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Tim Powers: The Physics of Fantasy February 2002

Timothy Powers, born February 29, 1952, is just 12 1/2 this month. Two of his early novels, The Anubis Gates (1983) and Dinner at Deviant's Palace, both won the Philip K. Dick Award. His work varies in style, often incorporating the supernatural and magic, and frequently involves mythology and "secret histories" of historical figures: Bugsy Siegel, Byron, Keats, Shelley. Last Call (1992), a contemporary fantasy, won World Fantasy and Locus Awards, and forms a loose trilogy, sharing characters and themes, with Expiration Date (1995) and Earthquake Weather (1997), both of which also won Locus Awards. His latest novel is Declare (2000), a supernatural ‘‘secret history’’ of post WWII British and Soviet spies; it won the 2001 World Fantasy Award and the International Horror Guild’s best novel of 2001. Powers and his wife Serena live in San Bernardino, California.
Photo by Beth Gwinn

for books by Tim Powers

Excerpts from the interview:

‘‘When people say, ‘Powers’s novel is set in an alternate Middle East,’ I want to say, ‘It’s not goddamn alternate — it’s this Middle East!’ The whole point is not ever to contradict actual history. Add to it, sure; provide an unsuspected background, show the secret real story, but never give the reader the opportunity to say, ‘That’s not who was there, or where it happened, or when.’ I hope that, as far as you are able to test it, it all appears to be real. I’ll take a real character and give him motivations that we can be pretty damn sure he didn’t have — I’ll make Byron be afraid of vampires killing his children, or Bugsy Siegel trying to be supernatural King of America — but I also try — try, at least! — not to outright violate the portrait of any historical characters as far as we have them. I wouldn’t take a person who historically seems to have been very heroic and selfless and brave and say, ‘secretly he was a despicable coward.’ I might go the opposite way — I think I gave Bugsy Siegel a lot of slack, the way Robert Graves did with his hero in I, Claudius.’’


‘‘What I think I did (though it wasn’t deliberate) in Declare, was take the world according to Roman Catholicism as my physics. It’s my own default setting, being Roman Catholic myself. I figured, ‘These are your laws. You can stretch them, you can violate them if you’ve thought of a very clever justification, but you can’t just ignore the math.’ It was fun doing fictional adventure stories set in what I would say, if challenged, is the real supernatural structure. Some reviewers have called Declare an overtly Catholic book, but that direction was also indicated by the research. Kim Philby is a beautifully contradictory and mysterious character. You just hope to find characters as apparently irrational as him, so you can say, ‘OK, let’s look at him on the assumption that all his actions were not irrational. Let’s try to find some situation in which this behavior was sensible. Do we have any clues?’’’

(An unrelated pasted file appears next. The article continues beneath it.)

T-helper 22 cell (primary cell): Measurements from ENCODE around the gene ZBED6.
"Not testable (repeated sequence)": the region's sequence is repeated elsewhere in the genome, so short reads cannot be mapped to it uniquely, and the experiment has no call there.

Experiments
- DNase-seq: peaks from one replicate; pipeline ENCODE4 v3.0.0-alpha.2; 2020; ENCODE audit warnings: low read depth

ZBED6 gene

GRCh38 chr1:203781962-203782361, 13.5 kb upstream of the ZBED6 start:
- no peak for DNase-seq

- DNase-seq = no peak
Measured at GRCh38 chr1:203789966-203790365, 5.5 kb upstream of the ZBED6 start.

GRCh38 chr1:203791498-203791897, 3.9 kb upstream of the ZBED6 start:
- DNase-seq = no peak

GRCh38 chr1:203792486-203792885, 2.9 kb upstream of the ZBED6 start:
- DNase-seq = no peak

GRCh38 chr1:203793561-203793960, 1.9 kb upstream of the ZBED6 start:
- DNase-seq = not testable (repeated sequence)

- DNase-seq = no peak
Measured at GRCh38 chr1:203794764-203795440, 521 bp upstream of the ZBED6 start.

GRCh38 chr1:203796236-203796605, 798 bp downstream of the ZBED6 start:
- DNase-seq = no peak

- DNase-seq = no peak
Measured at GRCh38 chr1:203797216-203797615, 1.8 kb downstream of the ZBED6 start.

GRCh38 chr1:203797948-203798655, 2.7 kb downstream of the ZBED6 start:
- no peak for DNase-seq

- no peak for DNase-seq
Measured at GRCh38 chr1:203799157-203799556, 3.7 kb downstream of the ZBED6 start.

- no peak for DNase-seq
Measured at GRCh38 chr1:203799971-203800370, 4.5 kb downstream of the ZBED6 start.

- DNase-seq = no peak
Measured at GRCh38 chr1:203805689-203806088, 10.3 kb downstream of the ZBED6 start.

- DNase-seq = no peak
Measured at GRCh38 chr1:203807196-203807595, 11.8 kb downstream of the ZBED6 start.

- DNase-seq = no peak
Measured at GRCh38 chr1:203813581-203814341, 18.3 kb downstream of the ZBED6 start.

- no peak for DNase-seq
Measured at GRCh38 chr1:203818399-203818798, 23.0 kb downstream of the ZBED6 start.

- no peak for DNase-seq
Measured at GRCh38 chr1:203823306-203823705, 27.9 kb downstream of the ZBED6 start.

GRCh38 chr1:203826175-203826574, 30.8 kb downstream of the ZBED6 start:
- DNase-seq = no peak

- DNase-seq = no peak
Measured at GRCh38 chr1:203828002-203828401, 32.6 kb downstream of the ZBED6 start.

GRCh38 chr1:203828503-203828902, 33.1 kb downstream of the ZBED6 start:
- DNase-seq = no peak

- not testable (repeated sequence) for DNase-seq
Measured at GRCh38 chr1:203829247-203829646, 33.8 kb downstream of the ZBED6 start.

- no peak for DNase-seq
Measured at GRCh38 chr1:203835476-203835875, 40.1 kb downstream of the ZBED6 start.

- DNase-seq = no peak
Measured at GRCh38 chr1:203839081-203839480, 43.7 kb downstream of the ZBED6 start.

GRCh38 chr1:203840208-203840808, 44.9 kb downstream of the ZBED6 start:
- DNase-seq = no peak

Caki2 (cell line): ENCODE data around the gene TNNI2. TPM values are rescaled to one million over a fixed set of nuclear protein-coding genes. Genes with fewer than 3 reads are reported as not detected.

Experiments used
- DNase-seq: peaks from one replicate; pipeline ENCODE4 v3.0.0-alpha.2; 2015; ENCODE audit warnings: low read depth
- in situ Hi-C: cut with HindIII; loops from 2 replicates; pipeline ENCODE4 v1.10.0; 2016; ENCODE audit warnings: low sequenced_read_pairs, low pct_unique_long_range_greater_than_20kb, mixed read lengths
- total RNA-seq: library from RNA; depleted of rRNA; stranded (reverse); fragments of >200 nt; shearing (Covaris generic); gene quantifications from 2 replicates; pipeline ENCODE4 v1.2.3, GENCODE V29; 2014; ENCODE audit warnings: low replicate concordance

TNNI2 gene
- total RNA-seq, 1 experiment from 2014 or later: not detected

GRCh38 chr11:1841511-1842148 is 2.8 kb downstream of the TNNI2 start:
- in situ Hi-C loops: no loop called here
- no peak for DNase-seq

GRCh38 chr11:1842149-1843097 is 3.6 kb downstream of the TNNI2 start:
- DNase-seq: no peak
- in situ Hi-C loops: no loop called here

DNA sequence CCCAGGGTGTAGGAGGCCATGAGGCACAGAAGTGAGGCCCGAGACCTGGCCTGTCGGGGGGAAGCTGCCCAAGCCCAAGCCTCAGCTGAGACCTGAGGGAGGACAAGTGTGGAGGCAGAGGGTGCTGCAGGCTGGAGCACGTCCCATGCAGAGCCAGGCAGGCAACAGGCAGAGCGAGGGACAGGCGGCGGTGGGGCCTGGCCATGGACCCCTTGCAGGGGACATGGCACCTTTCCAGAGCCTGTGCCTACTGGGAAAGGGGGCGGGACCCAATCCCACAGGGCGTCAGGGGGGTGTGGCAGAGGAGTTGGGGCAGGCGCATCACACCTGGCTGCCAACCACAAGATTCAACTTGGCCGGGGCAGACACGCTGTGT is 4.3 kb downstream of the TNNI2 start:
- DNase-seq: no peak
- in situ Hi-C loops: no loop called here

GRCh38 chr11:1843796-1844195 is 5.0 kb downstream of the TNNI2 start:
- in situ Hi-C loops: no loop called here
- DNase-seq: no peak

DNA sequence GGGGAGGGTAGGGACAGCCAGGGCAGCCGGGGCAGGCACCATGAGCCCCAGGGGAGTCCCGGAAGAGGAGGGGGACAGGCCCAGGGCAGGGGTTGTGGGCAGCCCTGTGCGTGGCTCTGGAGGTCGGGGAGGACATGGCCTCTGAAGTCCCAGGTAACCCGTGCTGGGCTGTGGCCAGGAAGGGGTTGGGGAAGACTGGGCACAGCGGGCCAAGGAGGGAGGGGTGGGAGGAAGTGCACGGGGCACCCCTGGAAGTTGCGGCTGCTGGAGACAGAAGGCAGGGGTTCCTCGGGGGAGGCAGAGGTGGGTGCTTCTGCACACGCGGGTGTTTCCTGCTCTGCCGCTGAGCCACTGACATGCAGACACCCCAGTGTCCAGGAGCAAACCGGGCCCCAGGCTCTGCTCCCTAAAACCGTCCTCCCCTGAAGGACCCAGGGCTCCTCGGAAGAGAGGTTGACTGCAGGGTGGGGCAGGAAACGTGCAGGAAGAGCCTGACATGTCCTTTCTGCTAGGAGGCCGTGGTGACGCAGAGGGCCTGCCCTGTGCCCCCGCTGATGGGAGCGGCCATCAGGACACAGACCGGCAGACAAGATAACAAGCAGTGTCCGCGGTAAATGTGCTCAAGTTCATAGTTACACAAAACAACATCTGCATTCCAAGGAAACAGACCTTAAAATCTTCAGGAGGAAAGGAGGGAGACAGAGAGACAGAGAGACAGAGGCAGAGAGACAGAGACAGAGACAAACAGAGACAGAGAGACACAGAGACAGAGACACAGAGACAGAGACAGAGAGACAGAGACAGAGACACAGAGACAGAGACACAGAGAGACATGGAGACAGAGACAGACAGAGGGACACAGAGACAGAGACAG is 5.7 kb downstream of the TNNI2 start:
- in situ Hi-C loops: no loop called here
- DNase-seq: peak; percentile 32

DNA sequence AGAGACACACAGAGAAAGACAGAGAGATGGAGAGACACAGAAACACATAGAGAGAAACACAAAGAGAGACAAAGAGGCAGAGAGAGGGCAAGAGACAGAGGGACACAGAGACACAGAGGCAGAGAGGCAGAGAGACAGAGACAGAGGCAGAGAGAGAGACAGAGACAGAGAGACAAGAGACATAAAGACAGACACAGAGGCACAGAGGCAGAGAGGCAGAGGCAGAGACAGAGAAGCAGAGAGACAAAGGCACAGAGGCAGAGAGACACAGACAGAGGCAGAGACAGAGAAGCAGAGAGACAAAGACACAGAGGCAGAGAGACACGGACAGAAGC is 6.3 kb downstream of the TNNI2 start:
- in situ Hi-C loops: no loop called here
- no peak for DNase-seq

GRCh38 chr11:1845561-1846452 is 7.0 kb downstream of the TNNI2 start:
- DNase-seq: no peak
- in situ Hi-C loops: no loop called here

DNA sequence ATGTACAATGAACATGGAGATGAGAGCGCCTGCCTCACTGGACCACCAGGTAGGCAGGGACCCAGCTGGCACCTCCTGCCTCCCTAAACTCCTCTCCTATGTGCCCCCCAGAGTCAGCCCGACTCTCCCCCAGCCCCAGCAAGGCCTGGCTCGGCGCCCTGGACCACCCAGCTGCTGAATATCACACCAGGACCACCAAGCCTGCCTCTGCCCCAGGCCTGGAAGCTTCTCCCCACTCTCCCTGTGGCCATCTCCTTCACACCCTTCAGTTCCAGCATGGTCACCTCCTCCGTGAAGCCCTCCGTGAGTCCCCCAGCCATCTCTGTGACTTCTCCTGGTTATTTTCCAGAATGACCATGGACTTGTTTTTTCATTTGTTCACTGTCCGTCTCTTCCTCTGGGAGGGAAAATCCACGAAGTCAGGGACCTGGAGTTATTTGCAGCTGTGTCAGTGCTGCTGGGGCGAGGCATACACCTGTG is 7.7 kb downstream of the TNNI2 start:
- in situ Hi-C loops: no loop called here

‘‘Compared to fantasy, science fiction is almost a branch of mainstream. Fantasy is based on things that are logically impossible, going in directions that apparently can’t exist. Let’s say mainstream fiction would be a straight, one-dimension high-speed highway rushing along between trees. Fantasy is more like a perpendicular look down a corridor of trees to a clearing. It’s rotating 90°, it’s a fresh dimension — and it’s that perpendicular look, that dislocation or vertigo or disorientation that’s the fun. It doesn’t so much matter what’s in the clearing over there, whether it’s a unicorn or Cthulhu; it’s the fact of the new dimension. The attraction of fantasy is experiencing the impossible as real, but we wouldn’t bother to do it if there wasn’t a kind of resonance that happens in our heads too, if there wasn’t this wiring in our heads that, like an induction coil, picks up a current from it. There has to be a response in the reader’s head, which implies that Jungian archetypes are in some sense real.’’


‘‘I suppose that what September 11th did was not so much change how we think of the world or humanity as remind us of a lot of things we already knew about humanity. (We could have done without the reminder.) It reminds us that any time of peace and prosperity is a fortunate exception to the way the machinery ordinarily works, and in retrospect it makes you appreciate that time.’’

The full interview and biographical profile is published in the February 2002 issue of Locus Magazine.


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